Dean Carl Anderson 78, resided in Oviedo, Florida where he died on September 11, 2023 of complications from a mild case of Covid that turned into pneumonia.
He is survived by his spouse, Martie Anderson, his brother and sister-in law, Tom and Patti Clarke, his daughter, Gillian Marit White – her son Jackson Anderson White, two stepsons Carl Anthony Anderson – daughter Olivia Anderson and Andrew Bryan Smith – sons Silas, Milo, and Levertt Smith.
Dean was born in Milwaukee, Wisconsin September 22, 1944, to Kenneth C. and Mary Anderson Clarke. After Kenneth was tragically killed on his way home from work one night, Mary moved with her infant son, Dean, back to her home in Alabama where she eventually met and married Fred Clarke.
Dean grew up in Tennessee, majored in economics, graduated from Tennessee Tech in Cookeville, Tennessee – 1966. After graduating from college, Dean went to work for Bell South where he spent the next twenty years of his career in different management positions. After 20 years, Dean took early retirement and left Bell South to pursue other interests. He went back to school to become a Registered Nurse. He graduated with his RN from Columbia State Community College in 1991 then worked at several Nashville hospitals including Baptist Hospital, and Vanderbilt. Dean loved nursing. He felt like he was really making a difference in people’s lives as a nurse.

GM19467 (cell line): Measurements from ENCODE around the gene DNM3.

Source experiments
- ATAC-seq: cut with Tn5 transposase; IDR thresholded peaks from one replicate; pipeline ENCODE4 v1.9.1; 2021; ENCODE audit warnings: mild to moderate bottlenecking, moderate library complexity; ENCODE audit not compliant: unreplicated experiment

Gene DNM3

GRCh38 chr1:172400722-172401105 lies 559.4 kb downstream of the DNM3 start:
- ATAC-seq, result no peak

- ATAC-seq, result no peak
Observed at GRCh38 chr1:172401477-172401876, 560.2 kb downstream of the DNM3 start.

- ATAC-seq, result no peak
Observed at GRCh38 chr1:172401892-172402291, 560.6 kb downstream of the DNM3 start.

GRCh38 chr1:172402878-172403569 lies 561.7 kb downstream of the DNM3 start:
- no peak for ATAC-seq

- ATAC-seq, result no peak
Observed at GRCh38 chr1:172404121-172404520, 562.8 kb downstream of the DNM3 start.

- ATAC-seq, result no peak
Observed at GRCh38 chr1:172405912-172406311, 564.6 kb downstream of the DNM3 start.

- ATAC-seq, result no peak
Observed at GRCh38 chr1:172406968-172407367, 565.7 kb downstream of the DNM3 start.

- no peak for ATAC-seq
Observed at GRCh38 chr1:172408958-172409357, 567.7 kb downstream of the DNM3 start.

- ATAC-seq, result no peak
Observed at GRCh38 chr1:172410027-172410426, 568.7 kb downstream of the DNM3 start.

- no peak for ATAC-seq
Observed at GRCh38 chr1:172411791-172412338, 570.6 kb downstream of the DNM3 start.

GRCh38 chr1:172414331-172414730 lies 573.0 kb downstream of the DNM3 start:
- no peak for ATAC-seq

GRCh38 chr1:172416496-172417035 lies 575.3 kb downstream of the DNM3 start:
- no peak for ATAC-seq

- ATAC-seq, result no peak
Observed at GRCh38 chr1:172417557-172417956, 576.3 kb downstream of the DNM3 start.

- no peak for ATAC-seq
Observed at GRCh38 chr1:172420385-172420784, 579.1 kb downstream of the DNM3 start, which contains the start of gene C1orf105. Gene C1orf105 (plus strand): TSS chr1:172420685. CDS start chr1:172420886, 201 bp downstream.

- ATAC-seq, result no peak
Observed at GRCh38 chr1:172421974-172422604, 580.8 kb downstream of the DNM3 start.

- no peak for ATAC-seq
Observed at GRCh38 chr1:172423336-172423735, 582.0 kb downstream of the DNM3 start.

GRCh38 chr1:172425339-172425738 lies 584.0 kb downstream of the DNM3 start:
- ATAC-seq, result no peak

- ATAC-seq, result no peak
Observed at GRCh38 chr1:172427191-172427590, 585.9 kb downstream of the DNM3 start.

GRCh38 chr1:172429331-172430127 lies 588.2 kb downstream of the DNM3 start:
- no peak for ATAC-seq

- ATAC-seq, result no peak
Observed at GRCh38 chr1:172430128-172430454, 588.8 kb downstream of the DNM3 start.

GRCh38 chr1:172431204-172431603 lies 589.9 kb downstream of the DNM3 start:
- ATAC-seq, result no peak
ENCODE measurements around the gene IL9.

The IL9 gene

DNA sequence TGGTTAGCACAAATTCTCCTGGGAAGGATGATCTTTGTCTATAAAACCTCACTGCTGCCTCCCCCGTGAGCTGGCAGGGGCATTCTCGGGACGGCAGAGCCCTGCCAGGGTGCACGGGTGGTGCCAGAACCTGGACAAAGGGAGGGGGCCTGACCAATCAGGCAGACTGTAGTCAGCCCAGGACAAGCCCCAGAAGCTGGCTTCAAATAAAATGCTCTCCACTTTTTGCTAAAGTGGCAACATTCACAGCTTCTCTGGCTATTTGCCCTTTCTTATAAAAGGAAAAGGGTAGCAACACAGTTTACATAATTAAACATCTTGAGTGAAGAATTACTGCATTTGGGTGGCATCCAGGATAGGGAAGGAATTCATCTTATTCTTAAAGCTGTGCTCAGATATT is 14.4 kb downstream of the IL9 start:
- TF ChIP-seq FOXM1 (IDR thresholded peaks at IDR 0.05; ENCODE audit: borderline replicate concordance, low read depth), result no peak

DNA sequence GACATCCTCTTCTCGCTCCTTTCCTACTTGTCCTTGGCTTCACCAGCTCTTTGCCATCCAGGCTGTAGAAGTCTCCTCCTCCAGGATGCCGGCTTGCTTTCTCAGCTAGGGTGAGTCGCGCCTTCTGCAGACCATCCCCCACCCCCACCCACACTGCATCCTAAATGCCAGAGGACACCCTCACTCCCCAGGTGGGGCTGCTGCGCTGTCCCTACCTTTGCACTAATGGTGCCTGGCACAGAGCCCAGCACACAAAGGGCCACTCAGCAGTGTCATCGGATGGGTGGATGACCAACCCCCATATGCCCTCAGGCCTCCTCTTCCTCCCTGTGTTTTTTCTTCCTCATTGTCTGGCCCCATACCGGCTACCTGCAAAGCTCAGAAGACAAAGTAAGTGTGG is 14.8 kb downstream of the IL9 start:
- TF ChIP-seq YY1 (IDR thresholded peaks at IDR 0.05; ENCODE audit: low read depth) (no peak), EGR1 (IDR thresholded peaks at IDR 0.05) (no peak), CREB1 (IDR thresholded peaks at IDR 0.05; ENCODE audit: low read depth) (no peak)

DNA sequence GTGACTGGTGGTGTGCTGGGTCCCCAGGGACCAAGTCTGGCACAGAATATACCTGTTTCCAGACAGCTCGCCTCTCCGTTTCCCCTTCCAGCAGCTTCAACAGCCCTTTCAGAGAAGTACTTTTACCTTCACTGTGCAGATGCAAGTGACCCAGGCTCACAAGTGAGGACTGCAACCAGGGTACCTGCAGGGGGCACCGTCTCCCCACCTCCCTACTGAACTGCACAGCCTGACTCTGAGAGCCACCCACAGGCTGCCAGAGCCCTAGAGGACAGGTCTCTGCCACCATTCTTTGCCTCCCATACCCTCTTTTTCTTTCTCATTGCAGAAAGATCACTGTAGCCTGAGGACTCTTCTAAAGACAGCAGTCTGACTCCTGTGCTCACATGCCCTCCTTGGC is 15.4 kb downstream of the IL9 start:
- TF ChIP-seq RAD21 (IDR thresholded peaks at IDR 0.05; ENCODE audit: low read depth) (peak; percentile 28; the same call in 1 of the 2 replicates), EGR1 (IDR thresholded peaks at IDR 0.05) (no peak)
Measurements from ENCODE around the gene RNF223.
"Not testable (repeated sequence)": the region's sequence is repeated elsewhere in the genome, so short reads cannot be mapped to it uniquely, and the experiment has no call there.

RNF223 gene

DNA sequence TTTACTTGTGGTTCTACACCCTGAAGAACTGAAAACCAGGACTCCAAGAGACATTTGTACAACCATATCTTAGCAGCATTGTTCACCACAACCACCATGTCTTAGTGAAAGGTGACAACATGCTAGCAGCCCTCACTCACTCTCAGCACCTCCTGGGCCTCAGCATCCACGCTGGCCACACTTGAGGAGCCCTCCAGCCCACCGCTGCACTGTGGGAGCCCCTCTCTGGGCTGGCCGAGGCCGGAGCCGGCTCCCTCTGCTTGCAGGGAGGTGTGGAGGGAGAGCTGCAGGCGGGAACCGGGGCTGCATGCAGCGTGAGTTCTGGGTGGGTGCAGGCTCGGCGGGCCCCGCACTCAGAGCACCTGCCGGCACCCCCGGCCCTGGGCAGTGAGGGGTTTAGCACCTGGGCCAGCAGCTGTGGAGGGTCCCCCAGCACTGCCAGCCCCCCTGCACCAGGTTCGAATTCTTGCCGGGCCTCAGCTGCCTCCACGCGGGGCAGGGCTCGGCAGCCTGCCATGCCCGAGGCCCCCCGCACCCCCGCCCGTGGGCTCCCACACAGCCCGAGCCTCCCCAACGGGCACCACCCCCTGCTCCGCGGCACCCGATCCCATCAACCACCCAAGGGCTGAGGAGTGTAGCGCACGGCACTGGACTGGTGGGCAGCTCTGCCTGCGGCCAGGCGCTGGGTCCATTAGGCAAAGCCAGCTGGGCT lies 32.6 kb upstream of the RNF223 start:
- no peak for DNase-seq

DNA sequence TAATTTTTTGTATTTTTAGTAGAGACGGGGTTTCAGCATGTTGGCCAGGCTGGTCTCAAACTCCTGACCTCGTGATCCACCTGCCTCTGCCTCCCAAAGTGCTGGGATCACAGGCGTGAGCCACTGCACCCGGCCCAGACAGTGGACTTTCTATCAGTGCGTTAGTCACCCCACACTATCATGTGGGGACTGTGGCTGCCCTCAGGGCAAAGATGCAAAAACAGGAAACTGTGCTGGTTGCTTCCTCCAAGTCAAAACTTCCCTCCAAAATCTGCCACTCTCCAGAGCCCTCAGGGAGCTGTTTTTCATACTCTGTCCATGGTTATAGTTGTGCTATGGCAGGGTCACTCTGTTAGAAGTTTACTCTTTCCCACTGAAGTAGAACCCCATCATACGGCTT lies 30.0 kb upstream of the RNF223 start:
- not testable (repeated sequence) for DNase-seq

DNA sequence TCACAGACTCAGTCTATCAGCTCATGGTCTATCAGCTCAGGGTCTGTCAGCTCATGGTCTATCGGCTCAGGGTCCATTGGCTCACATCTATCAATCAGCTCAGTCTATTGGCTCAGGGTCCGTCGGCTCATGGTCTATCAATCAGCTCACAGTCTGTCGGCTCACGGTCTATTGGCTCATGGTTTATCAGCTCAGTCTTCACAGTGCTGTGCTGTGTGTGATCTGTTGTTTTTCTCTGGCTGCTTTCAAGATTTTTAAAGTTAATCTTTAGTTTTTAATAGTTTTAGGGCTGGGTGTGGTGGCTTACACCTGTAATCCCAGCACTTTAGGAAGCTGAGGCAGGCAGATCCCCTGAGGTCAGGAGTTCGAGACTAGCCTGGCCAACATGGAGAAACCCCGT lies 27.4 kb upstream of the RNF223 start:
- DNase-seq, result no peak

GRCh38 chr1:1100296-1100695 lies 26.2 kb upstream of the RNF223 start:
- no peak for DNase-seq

Dean and Martie moved to Oviedo, Florida in 1999 where Dean began to spend much of his free time volunteering for nonprofit charities. He volunteered his nursing skills at Shepard’s Hope in Orlando, Florida – a clinic staffed by professionals from the medical community who volunteered their time once a week at a clinic that provided healthcare to underemployed, low income, and homeless people in need. Dean was a regular at Shepard’s Hope for five years and was surprised when he received a National Award from the “Points of Light Foundation” that recognizes individuals in the United States for their extraordinary example of service and dedication to their community.
Dean spent the rest of his time volunteering at local animal shelters, and pet rescue organizations. He was a tireless advocate for the welfare of animals and dedicated himself to help hundreds of homeless or abandoned pets find their “forever homes”.
Dean always knew how to make a person feel better when living through a crisis. Perhaps it was because he had volunteered at the Crisis Center in Nashville and the First Call for Help in Orlando for many years. Or perhaps it was just one his many innate talents that he used to connect with people. The strength and compassion he embodied were used for good, for helping others and for making the world a better place.